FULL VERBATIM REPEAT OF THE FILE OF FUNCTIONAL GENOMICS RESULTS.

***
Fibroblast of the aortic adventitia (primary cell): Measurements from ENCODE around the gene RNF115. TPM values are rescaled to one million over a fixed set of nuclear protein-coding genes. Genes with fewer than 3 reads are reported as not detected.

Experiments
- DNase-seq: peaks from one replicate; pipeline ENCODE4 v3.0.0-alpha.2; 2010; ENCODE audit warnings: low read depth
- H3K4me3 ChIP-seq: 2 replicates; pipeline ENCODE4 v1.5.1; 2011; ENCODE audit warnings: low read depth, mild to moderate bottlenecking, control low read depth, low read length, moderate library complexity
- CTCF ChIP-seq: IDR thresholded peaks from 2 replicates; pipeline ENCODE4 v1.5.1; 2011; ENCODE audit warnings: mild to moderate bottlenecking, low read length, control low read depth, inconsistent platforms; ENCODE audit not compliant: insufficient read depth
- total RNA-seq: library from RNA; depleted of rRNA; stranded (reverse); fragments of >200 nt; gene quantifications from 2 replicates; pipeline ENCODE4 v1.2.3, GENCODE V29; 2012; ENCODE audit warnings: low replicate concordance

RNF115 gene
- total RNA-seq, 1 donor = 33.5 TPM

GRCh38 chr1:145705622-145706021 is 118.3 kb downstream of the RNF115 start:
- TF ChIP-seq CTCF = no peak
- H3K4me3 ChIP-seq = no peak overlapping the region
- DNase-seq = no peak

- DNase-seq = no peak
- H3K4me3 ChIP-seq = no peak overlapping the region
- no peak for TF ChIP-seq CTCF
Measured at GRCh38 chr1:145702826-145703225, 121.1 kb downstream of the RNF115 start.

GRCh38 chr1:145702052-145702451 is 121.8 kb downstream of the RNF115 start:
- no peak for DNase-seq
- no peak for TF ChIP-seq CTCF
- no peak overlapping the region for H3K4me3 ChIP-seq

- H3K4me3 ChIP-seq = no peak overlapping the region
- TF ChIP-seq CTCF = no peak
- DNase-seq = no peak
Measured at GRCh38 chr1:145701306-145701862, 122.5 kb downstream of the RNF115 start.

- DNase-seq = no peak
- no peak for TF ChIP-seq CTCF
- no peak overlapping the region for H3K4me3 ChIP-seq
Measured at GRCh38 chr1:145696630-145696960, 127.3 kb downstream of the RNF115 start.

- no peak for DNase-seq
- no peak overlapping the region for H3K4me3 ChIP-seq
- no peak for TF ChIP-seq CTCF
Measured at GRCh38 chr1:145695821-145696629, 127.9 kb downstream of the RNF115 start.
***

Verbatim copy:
Fibroblast of the aortic adventitia (primary cell): Measurements from ENCODE around the gene RNF115. TPM values are rescaled to one million over a fixed set of nuclear protein-coding genes. Genes with fewer than 3 reads are reported as not detected.

Experiments
- DNase-seq: peaks from one replicate; pipeline ENCODE4 v3.0.0-alpha.2; 2010; ENCODE audit warnings: low read depth
- H3K4me3 ChIP-seq: 2 replicates; pipeline ENCODE4 v1.5.1; 2011; ENCODE audit warnings: low read depth, mild to moderate bottlenecking, control low read depth, low read length, moderate library complexity
- CTCF ChIP-seq: IDR thresholded peaks from 2 replicates; pipeline ENCODE4 v1.5.1; 2011; ENCODE audit warnings: mild to moderate bottlenecking, low read length, control low read depth, inconsistent platforms; ENCODE audit not compliant: insufficient read depth
- total RNA-seq: library from RNA; depleted of rRNA; stranded (reverse); fragments of >200 nt; gene quantifications from 2 replicates; pipeline ENCODE4 v1.2.3, GENCODE V29; 2012; ENCODE audit warnings: low replicate concordance

RNF115 gene
- total RNA-seq, 1 donor = 33.5 TPM

GRCh38 chr1:145705622-145706021 is 118.3 kb downstream of the RNF115 start:
- TF ChIP-seq CTCF = no peak
- H3K4me3 ChIP-seq = no peak overlapping the region
- DNase-seq = no peak

- DNase-seq = no peak
- H3K4me3 ChIP-seq = no peak overlapping the region
- no peak for TF ChIP-seq CTCF
Measured at GRCh38 chr1:145702826-145703225, 121.1 kb downstream of the RNF115 start.

GRCh38 chr1:145702052-145702451 is 121.8 kb downstream of the RNF115 start:
- no peak for DNase-seq
- no peak for TF ChIP-seq CTCF
- no peak overlapping the region for H3K4me3 ChIP-seq

- H3K4me3 ChIP-seq = no peak overlapping the region
- TF ChIP-seq CTCF = no peak
- DNase-seq = no peak
Measured at GRCh38 chr1:145701306-145701862, 122.5 kb downstream of the RNF115 start.

- DNase-seq = no peak
- no peak for TF ChIP-seq CTCF
- no peak overlapping the region for H3K4me3 ChIP-seq
Measured at GRCh38 chr1:145696630-145696960, 127.3 kb downstream of the RNF115 start.

- no peak for DNase-seq
- no peak overlapping the region for H3K4me3 ChIP-seq
- no peak for TF ChIP-seq CTCF
Measured at GRCh38 chr1:145695821-145696629, 127.9 kb downstream of the RNF115 start.